The Singapore Design Festival 2007, which was held from November 28 to December 8, is tagged as “a biennial platform to promote design and the design industry in Singapore, create opportunities for networking and exchange of ideas, and enhance Singapore as a vibrant and creative international design city”.
But user-friendly is what the website isn’t.
I would’ve been really interested in flying down to Singapore to check out Denimology or Groovisions Sin at the National Museum, but the problem is, I can’t really tell what’s hot and what’s not from looking at the Home page.
If you click on the ‘Events’ link on the navigation bar at the top of the page, you’ll see at lest 6 pages of event listings that include 140 events across the city.
How, then, would you have planned your trip?
According to your interests? How would you know what’s going to be interesting to you?
You’ll need to view event listings in a calendar, which offers information in text-links. But text-links don’t explain anything unless they’re accompanied by a description or a thumbnail of an image.
The festival’s contributors are from “a diverse range of Singaporean and International partner organisations – they range from design businesses, trade associations, galleries, retailers, museums, government bodies, media organisations, to of course individual designers.”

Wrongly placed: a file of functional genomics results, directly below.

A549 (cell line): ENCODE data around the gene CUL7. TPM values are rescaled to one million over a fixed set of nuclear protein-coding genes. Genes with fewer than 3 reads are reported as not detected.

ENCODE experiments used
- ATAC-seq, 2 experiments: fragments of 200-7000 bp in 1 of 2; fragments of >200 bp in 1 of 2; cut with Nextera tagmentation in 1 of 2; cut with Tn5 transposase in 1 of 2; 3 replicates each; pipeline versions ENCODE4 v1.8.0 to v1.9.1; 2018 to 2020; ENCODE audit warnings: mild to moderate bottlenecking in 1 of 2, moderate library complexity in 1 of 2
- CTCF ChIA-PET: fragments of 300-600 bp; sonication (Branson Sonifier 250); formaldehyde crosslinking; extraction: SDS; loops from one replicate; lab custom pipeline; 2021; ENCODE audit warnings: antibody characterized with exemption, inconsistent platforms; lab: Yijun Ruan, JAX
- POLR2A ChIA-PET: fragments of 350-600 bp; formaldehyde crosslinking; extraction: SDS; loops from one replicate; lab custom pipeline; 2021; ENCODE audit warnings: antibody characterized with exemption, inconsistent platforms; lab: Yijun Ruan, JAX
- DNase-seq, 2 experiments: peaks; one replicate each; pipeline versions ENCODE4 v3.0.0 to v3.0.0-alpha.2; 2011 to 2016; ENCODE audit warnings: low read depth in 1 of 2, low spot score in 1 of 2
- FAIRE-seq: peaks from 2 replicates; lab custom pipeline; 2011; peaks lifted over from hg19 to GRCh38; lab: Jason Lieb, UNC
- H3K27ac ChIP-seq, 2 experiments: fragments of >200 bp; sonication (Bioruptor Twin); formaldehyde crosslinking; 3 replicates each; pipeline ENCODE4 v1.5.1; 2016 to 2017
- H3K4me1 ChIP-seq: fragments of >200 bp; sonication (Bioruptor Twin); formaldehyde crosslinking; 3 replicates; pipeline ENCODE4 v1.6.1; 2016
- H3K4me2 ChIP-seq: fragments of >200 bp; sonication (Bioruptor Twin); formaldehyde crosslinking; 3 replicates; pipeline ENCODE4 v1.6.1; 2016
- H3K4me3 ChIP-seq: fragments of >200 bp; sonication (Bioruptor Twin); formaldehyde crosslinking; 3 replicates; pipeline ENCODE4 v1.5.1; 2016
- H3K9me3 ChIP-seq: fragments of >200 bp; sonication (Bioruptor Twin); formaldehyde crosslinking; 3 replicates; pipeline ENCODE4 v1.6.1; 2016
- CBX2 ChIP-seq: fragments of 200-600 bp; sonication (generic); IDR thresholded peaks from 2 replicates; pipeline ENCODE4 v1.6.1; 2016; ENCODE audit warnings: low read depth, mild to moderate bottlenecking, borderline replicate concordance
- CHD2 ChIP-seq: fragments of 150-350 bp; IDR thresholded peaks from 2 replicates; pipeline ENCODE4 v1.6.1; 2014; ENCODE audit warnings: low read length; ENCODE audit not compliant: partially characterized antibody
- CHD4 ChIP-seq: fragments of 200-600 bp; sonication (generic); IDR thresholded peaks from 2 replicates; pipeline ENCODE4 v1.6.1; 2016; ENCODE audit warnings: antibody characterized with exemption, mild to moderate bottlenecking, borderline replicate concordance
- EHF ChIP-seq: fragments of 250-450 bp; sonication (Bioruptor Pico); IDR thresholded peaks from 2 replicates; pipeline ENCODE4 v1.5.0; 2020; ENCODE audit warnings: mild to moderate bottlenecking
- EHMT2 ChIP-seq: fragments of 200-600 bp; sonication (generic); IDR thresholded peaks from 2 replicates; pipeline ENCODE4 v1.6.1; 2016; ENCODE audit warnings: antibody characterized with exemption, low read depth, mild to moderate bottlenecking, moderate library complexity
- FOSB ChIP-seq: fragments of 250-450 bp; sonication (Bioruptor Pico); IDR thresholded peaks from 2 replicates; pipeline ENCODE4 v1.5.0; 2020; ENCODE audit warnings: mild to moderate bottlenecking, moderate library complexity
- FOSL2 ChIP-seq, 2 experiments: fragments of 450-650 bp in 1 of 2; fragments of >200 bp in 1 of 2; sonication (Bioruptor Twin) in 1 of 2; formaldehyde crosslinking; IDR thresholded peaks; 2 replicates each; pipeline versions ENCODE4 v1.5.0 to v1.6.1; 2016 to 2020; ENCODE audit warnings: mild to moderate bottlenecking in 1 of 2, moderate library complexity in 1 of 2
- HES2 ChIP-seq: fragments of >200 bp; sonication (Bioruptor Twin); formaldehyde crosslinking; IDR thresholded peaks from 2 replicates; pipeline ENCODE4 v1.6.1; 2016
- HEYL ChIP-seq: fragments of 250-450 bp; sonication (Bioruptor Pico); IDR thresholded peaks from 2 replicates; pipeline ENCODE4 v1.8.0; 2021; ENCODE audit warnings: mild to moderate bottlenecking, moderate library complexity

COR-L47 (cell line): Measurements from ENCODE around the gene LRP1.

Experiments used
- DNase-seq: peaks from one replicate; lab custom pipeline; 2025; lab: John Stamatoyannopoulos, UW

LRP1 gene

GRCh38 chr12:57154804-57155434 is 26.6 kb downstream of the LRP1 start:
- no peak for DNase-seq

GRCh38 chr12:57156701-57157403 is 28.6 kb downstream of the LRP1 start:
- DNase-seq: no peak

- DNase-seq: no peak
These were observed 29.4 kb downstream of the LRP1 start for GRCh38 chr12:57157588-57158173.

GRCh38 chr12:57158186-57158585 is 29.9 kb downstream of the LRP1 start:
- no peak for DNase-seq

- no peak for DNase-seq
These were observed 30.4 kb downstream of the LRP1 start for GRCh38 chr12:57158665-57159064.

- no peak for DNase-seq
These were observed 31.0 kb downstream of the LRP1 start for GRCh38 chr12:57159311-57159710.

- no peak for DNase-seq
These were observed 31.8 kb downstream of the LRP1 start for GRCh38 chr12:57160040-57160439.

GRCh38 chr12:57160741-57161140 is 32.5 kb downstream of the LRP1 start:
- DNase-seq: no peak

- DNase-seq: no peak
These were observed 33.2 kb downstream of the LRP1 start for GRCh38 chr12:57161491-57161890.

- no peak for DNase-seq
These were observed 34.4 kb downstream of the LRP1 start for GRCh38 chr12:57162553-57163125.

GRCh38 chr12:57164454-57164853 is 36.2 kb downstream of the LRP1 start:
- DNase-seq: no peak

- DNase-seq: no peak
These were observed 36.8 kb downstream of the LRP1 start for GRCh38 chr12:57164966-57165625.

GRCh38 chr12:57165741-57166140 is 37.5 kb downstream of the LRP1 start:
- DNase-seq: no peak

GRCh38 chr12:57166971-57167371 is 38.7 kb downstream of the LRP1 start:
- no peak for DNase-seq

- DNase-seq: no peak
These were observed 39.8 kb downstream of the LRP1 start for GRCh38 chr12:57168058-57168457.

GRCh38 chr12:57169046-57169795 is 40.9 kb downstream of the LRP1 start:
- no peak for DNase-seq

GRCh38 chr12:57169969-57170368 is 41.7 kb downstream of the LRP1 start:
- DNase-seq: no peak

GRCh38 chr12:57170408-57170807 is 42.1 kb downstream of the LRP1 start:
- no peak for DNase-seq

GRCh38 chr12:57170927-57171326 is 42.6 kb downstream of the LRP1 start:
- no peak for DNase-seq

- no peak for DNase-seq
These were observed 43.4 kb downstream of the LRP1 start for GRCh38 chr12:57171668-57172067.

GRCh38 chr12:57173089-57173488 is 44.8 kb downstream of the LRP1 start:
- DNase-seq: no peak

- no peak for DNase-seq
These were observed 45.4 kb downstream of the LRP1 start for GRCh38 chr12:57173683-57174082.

But you don’t really get to see any of these people. There are no pictures to accompany the individual designers’ biographies or their company profiles.
And that sums up the accessibility issues on this site; there are a lot of interesting things for you to see but you have no way of ascertaining exactly how interesting or relevant it is to you, short of going to the event in person.
In other words, it’s a one-way conversation between the website and you.
The website also uses too many unclear labels on the Home page like Ideas Brewery and My Festival. What is Ideas Brewery? An interactive game? An exhibition? A seminar?
When a link isn’t self-explanatory, you’re either going to click on it out of curiosity or you’re going to look at something else. Why take the risk of turning people off your content?
Ideally, press releases should be free-to-download in PDF format. You shouldn’t need to sign-up for something like that, unless it’s for security reasons, in which case I guess it’s perfectly fine to restrict detailed information.
And, given the lead time that would require you to generate the necessary amount of buzz to fuel discussions, why would you need a forum for this kind of website, anyway?
So, yeah, I think that is what stops you from exploring the content on this site: The flow of information.
Ultimately, that’s what separates a good website from a great website, doesn’t it?
Ironically, the theme for the 2007 Festival was ‘Always a better way’.
Right now, I can think of at least 10 ways to improve this website. =)